Business English Quick Tips: apostrophes

If you need to write for your job or business in English, these quick tips will help you succeed…

And now to one of every grammarian’s favourite bête noire: the apostrophe. More arguments and possibly violence have erupted about this humble little splash of punctuation than any other form of writing, and because English is a language with more irregularities than regularities there are no standard rules to abide by. You’ve just got to know the non-standard ones.

“To those who care about punctuation, a sentence such as ‘Thank God its Friday’ (without the apostrophe) rouses feelings not only of despair but of violence,” says Lynne Truss in her classic humorous book ‘Eats, Shoots and Leaves.’ “The confusion of the possessive ‘its’ (with apostrophe with the contractive ‘it’s’ (with apostrophe) is an unequivocal signal of illiteracy and sets off a simple Pavlovian ‘kill’ response in the average stickler.”

As a general rule, you use an apostrophe:

1)      to show possession, e.g. “Suzan’s desk”

2)      to create a contraction, e.g. “it’s” for “it is.”

You do NOT use an apostrophe for plurals of any kind – you just stick an “s” (or in some cases “es”) at the end of the word.

Apostrophes for plural nouns with an “s” or “es” on the end … ah, yes, this is another little quirk of the English language. If the noun is plural, e.g. “companies,” you put the apostrophe after the “s,” not before, e.g. “companies’ joint ventures”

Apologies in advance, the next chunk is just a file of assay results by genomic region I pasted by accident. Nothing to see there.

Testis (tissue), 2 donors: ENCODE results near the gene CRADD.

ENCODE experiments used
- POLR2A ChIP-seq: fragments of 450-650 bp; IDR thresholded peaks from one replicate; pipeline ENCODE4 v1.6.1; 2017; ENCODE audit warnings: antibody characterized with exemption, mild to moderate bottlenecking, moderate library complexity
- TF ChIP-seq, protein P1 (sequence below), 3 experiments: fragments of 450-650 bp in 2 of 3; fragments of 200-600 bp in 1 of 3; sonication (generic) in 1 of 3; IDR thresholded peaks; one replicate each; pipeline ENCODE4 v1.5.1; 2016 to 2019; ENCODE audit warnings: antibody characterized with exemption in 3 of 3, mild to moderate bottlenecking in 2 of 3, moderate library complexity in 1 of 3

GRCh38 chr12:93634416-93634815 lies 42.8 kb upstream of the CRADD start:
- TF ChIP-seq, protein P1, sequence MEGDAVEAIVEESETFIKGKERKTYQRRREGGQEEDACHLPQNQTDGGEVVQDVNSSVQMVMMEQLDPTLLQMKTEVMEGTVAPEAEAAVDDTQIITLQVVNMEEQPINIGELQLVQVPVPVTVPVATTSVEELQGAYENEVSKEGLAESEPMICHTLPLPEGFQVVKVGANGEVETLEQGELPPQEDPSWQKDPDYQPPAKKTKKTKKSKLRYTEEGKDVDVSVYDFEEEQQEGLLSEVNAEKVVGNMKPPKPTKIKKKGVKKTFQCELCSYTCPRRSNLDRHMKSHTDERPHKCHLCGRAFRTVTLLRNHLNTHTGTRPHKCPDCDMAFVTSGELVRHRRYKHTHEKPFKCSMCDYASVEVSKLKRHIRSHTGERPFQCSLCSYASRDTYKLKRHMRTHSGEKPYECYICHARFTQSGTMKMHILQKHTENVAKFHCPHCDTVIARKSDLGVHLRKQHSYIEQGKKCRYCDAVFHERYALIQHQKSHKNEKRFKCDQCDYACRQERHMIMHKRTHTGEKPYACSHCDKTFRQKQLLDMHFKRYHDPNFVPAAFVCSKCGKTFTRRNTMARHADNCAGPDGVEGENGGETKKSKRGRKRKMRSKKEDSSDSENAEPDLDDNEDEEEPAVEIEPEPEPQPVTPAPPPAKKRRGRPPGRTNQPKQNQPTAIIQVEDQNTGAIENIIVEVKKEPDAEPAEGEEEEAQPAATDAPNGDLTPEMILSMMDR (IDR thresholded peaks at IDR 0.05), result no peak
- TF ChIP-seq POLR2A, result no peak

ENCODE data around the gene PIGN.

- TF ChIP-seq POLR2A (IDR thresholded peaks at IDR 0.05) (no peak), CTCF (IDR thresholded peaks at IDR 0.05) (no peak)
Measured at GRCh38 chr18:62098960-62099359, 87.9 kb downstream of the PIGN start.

Apostrophes for plural nouns without an “s” on the end … yet another delightful quirk of the English language. With words like “people,” “men,” etc. you revert to the original format and put the apostrophe before the “s”, e.g. “people’s,” “men’s.” Well, I never said English was simple, did I?

Did’nt … Is’nt … Would’nt … Should’nt … etc. WRONG! The apostrophe goes where the missing letter is, so the correct versions are didn’t, isn’t, wouldn’t, shouldn’t, etc.

Apostrophes to show something has been left out … like “Jo’burg” (Johannesburg) or” ‘em” (them, and yes, I know that’s slang.) Increasingly these tend to be left out; the longer a shortened version has been in use the more likely it is to become a proper word in its own right.

There are other uses of apostrophes which, like when they’re used to show an omission, are becoming increasingly rare. These include a once popular way of indicating the plural or a letter, number, acronyms, initials, etc … e.g. “mind your P’s and Q’s,” “PC’s” and “back in the 1980’s.” The purists will tell you to retain the apostrophes here but the reality is we don’t any more; what matters, only, is that the meaning is clear.

More soon … and if you have any questions about business writing in English please add them here in the comments section, and I will try to answer them as well as I can.

Suze

 

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